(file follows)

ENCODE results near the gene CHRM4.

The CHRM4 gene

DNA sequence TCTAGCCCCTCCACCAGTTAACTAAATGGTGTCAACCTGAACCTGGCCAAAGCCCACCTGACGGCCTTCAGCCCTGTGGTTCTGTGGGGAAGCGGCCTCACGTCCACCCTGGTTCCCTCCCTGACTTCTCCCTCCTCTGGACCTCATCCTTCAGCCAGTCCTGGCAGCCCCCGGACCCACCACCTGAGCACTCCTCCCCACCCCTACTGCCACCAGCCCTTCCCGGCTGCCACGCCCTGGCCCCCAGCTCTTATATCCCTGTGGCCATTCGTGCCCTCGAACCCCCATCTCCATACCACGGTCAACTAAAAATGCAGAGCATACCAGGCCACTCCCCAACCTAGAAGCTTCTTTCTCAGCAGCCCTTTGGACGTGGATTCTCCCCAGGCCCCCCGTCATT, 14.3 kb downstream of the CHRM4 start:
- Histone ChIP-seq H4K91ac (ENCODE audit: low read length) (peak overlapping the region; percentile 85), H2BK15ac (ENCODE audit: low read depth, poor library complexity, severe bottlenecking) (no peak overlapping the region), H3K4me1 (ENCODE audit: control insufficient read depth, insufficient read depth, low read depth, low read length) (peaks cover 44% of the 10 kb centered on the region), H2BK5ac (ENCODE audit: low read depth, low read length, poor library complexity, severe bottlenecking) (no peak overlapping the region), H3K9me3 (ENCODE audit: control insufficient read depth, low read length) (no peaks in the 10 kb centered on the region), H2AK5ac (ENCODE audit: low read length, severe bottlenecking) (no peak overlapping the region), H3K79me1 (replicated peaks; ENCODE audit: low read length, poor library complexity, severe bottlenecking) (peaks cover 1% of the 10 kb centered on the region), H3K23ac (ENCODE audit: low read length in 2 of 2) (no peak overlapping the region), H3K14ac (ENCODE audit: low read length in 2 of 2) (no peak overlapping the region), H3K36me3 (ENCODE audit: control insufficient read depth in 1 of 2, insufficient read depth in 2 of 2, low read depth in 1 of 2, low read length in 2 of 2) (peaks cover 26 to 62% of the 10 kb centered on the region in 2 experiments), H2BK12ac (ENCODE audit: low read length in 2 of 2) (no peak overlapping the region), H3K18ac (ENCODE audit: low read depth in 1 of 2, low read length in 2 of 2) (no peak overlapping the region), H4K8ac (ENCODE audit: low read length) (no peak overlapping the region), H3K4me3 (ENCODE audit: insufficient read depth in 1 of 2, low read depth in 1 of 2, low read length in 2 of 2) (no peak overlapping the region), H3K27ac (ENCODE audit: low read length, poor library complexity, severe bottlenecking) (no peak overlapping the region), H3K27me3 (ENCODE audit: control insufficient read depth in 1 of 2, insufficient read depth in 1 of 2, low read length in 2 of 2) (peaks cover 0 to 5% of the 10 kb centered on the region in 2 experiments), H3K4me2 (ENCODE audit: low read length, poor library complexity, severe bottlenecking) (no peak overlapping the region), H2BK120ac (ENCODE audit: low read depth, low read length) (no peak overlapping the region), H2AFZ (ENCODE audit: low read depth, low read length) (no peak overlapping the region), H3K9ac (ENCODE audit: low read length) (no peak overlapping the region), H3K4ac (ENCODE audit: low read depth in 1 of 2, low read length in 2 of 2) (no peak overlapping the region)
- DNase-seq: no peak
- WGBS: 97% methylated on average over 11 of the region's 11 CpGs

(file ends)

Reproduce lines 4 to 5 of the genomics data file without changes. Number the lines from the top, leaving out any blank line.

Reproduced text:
- Histone ChIP-seq H4K91ac (ENCODE audit: low read length) (peak overlapping the region; percentile 85), H2BK15ac (ENCODE audit: low read depth, poor library complexity, severe bottlenecking) (no peak overlapping the region), H3K4me1 (ENCODE audit: control insufficient read depth, insufficient read depth, low read depth, low read length) (peaks cover 44% of the 10 kb centered on the region), H2BK5ac (ENCODE audit: low read depth, low read length, poor library complexity, severe bottlenecking) (no peak overlapping the region), H3K9me3 (ENCODE audit: control insufficient read depth, low read length) (no peaks in the 10 kb centered on the region), H2AK5ac (ENCODE audit: low read length, severe bottlenecking) (no peak overlapping the region), H3K79me1 (replicated peaks; ENCODE audit: low read length, poor library complexity, severe bottlenecking) (peaks cover 1% of the 10 kb centered on the region), H3K23ac (ENCODE audit: low read length in 2 of 2) (no peak overlapping the region), H3K14ac (ENCODE audit: low read length in 2 of 2) (no peak overlapping the region), H3K36me3 (ENCODE audit: control insufficient read depth in 1 of 2, insufficient read depth in 2 of 2, low read depth in 1 of 2, low read length in 2 of 2) (peaks cover 26 to 62% of the 10 kb centered on the region in 2 experiments), H2BK12ac (ENCODE audit: low read length in 2 of 2) (no peak overlapping the region), H3K18ac (ENCODE audit: low read depth in 1 of 2, low read length in 2 of 2) (no peak overlapping the region), H4K8ac (ENCODE audit: low read length) (no peak overlapping the region), H3K4me3 (ENCODE audit: insufficient read depth in 1 of 2, low read depth in 1 of 2, low read length in 2 of 2) (no peak overlapping the region), H3K27ac (ENCODE audit: low read length, poor library complexity, severe bottlenecking) (no peak overlapping the region), H3K27me3 (ENCODE audit: control insufficient read depth in 1 of 2, insufficient read depth in 1 of 2, low read length in 2 of 2) (peaks cover 0 to 5% of the 10 kb centered on the region in 2 experiments), H3K4me2 (ENCODE audit: low read length, poor library complexity, severe bottlenecking) (no peak overlapping the region), H2BK120ac (ENCODE audit: low read depth, low read length) (no peak overlapping the region), H2AFZ (ENCODE audit: low read depth, low read length) (no peak overlapping the region), H3K9ac (ENCODE audit: low read length) (no peak overlapping the region), H3K4ac (ENCODE audit: low read depth in 1 of 2, low read length in 2 of 2) (no peak overlapping the region)
- DNase-seq: no peak